Rolling out agile initiatives in organizations is… challenging.

Whether you are dealing with lifelong subscribers of the PMBOK Guide or the more contemporary proponents who adhere to “waterfall practices”, the latest trend in project delivery, as packaged by the Agile Manifesto, is without question, scary.

Because, as we all know, change is scary. And few people, especially leaders, welcome the unknown.

Executive or senior management still need to see a solid business case, a plan with a clear beginning and end. Project managers still need their buy-in. Despite the utopic embracing of trial and error that we are fed in change management courses and leadership training, very few of us are in a position in which we can allow for errors, and therefore it is only natural that new practices compound resistance to acceptance.



How do you get kids to eat broccoli? You get them to eat it without knowing their eating it…

So how do we get people to embark with us on the agile journey? The same way you get kids to eat their vegetables. You want a kid to eat their broccoli? Transform it into something familiar, that is at least on the surface. Make it something they like; that they are used to. For those creative enough, transform it into something rewarding.

So how do you get your team do to « do agile » without them knowing? Remind them how they are agile without telling them that’s what they’re doing…

Agile is not a panacea, but it is a solution to increasing success where traditional project management has historically failed.

In fact, people do not realize they are actually being ‘agile’ in their daily lives. How many of us use lists and check them off as we go along? Personal or work, we have to get things done. We meet to discuss priorities, dispatch and schedule. Being agile is not all that farfetched. The problem is that we slap on some fancy words, turn something familiar into something new. People get uncomfortable because they cannot recognize what is in front of them. What once made sense, now seems foreign.


Turn something familiar into something better

The best way to introduce agile practices is by keeping things simple. Take what is already being done and make a few small adjustments:

Phases become sprints: Ideally you want to break down existing phases into much shorter planning periods. The advantage of using shorter cycles means you don’t need to stick to a rigid plan for the entire duration of the project and you can change and adapt as needed. In addition, you have greater control over managing the project management triangle. The team can meet more frequently, without affecting your monthly reporting or updates.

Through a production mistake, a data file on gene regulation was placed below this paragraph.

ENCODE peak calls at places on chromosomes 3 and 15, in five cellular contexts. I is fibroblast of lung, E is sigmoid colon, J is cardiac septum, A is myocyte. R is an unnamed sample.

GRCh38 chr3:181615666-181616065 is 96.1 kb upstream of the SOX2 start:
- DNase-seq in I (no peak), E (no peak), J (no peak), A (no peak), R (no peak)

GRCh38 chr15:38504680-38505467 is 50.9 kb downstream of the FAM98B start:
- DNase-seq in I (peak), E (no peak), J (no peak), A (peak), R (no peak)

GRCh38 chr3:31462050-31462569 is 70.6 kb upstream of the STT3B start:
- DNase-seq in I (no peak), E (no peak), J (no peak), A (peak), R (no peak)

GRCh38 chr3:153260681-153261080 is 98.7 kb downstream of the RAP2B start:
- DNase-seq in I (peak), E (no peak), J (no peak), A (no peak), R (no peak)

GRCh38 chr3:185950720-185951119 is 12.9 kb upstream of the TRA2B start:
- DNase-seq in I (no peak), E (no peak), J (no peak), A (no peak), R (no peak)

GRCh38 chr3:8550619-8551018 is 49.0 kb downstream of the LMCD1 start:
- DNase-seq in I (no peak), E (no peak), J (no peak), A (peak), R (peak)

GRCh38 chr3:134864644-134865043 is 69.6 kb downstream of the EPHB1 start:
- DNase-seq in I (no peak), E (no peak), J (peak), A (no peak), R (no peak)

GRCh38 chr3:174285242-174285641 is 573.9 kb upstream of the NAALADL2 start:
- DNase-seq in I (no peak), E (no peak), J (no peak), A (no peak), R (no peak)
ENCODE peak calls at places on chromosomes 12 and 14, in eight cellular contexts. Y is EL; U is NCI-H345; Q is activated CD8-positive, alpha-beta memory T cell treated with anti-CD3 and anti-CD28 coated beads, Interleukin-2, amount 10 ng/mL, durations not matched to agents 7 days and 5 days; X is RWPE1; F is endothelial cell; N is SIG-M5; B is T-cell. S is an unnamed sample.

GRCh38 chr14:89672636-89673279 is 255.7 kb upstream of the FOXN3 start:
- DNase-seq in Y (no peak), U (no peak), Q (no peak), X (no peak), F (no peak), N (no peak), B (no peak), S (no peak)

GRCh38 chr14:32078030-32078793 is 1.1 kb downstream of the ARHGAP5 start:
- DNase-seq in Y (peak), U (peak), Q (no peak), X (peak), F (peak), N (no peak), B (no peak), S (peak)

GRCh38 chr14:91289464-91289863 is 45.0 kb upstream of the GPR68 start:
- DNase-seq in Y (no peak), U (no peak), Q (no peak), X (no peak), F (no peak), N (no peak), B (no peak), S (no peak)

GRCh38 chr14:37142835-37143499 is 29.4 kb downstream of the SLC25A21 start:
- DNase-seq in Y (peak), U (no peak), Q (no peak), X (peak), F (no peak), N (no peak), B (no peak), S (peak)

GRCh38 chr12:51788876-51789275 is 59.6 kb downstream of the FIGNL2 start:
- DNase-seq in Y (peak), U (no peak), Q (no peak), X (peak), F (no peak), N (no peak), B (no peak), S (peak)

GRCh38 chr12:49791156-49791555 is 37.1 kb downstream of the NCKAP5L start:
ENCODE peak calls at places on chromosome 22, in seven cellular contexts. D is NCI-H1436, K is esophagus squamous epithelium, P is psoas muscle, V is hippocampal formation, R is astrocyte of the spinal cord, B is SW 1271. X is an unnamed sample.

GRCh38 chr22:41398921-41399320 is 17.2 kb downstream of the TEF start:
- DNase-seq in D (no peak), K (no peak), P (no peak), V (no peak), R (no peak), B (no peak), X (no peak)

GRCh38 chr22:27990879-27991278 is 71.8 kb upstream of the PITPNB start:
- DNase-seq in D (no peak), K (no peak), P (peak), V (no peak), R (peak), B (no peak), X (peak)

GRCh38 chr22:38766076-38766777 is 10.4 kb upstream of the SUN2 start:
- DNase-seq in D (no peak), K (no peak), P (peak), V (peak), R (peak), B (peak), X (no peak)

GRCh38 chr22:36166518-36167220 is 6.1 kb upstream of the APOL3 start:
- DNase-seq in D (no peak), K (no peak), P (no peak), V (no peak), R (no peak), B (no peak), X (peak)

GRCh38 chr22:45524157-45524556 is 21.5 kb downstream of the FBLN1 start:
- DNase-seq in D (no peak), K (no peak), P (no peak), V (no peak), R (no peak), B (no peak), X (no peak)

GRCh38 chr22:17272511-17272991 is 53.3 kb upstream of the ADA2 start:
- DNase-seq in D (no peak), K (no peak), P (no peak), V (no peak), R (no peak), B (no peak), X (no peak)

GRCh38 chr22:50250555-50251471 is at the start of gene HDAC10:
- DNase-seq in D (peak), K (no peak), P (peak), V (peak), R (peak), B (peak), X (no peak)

• Take your Gantt and make it your backlog: Your first action as a team is to identify, document and list all the activities or requirements needed to move forward within the specified period (phase/sprint). Instead of calling it a “product backlog”, give it a name that people will relate to.
  • Scheduled meetings are now your scrum ceremonies. Meetings broken up into specific themes, with clear objectives:
    • Planning meetings = Sprint planning: Depending on how you broke up the interval of each phase (now sprint), you want to meet to plan the associated activities.
    • Regular scrums = Status updates: Try to get them in weekly or bi-weekly if you’re lucky. Keep it short. The idea here is to be sure that everyone knows what they are working on and allowing you to identify problem areas quickly.
    • Post Mortem = Sprint retrospective: Instead of waiting for the end of a project to address all the ways it went wrong, improve with greater efficiency by identifying and addressing problems more quickly and keeping everyone aligned.
  • A new role to help manage the deliver team: An important aspect in Agile methodology is the role of a scrum master. While it may appear superfluous to many, if done correctly, serves an important purpose. It allows better communication, planning of resources and can reduce conflict. Clarity in how you want that role to collaborate with a PM is key to project success. Essentially this person has to be your righthand person in terms of quickly addressing problem areas (resources, conflict, delays).
  • Documentation: Visual aids help people see the progress you’re making in your project. Team members and management will appreciate the transparency and the availability of the information in an easy-to-understand format. One such tool is the Kanban chart.


The reward

Organizations are also being faced with the impending need to scale projects to maximize resources while increasing value. The agile methodology can work on two levels:

  1. Make your case before committing to larger projects
  2. Break down complex projects into smaller increments to deliver value quickly and increase success.

Agile is also about continuous improvement and value-deliver, and it can be implemented without a radical cultural change.

Go back to that check list. How many of us also feel that satisfaction as we see the items crossed off one by one? The principles of being agile is designed to increase your ability to create value in shorter lapses of time. It is designed to help organizations achieve concrete benefits of their initiatives quicker. Employees collaborate better, increase their capacity to deliver better quality product and processes. And, like anything, the more we do something, the better we get, the quicker we get to the end result.

If you manage to implement the few simple rules outlined above, congratulations, you’ve now just turned that broccoli into a reward!

PS: if you are really are looking for ways to get your kids to eat their broccoli, here’s a good recipe for you.